The Secret to Life

My friend and coworker at the evil corporation called it a festival, something I’d heard about but had never actually attended. The idea of sleeping in a tent and not showering twice a day sounded suspiciously like volunteering to be homeless for a weekend. But when I handed Jess a $100 bill for a ticket a week prior, I had a Cheshire cat grin on my face.

I was legitimately excited for Fantasyland 2016, an ever elusive state for me during this period of my life. A combination of my boyfriend’s obsession with folding laundry, corporate America, and of course the cough medicine addiction was slowly eating away at the little bit of soul I had left. Dancing with a bunch of society’s misfits in a field in the middle of nowhere sounded like an elixir for my dull life.

Plus, there was the matter of the drugs. Festivals are notorious for their easy access to drugs. I was looking for something hallucinogenic, something to give me some insight into what I was doing wrong. Why my life had started to feel like a claustrophobic’s nightmare where all of the walls are slowly closing in and they can’t do anything to stop them.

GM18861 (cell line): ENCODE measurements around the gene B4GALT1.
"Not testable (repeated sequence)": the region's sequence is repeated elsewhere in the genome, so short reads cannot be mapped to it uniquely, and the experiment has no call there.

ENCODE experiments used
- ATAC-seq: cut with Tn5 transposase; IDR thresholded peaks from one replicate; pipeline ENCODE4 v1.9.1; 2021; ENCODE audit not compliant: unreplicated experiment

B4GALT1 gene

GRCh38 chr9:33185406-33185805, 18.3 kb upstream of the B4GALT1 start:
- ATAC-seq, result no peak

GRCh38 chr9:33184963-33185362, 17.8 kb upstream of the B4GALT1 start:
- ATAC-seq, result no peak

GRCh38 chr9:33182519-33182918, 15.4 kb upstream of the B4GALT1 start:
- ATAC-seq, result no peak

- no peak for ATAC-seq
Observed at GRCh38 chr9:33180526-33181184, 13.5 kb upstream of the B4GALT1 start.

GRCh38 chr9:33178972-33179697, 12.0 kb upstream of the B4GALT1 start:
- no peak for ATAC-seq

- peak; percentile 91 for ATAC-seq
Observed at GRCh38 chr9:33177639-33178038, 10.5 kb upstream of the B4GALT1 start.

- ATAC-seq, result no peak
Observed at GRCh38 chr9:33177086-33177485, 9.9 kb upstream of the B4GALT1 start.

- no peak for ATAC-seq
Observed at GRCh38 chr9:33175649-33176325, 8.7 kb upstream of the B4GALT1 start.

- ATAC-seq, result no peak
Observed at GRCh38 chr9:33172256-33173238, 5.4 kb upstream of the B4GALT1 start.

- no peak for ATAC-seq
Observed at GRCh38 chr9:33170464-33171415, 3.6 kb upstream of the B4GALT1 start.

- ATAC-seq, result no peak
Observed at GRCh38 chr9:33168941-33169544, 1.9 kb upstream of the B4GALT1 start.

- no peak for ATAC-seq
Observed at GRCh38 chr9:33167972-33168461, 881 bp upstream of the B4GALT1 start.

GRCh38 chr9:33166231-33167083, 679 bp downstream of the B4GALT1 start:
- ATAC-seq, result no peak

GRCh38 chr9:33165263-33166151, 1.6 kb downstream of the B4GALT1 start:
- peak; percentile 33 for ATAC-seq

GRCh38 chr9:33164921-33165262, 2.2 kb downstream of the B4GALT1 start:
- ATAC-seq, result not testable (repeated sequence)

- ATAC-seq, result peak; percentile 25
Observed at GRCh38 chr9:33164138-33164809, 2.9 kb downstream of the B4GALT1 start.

Denny drives me to the field in the car I bought but can’t drive. The hour long trip is surprisingly pleasant, considering Denny is butt-hurt that I told him he couldn’t come. At this point he’d ruined enough outings for me to know better. Fool me 100 times, shame on you, fool me 101 times shame on me. Denny drops me off at the entrance, which is made up of a giant Styrofoam castle.

I purposefully didn’t bring a phone charger because I never like having one on hand after ingesting psychedelics. Mostly because I disliked professing my love for my Primary Care Physician over voicemail, or calling the Starbucks at the William Penn to tell Jen’s manager that she’s a national treasure.

Jess told me that they’d have my ticket at the front entrance, but I end up just walking in with my backpack and pillow. I guess it’s hard to police an open field, but now I’m pissed I spent all that money on a ticket for what is beginning to look like a meth addict shanty town built next to a creek. I guess if I’d ever been to a festival I would have known that this was almost a perfect definition. I call Jess and her boyfriend every five minutes until I see her silver Scion at the front gates.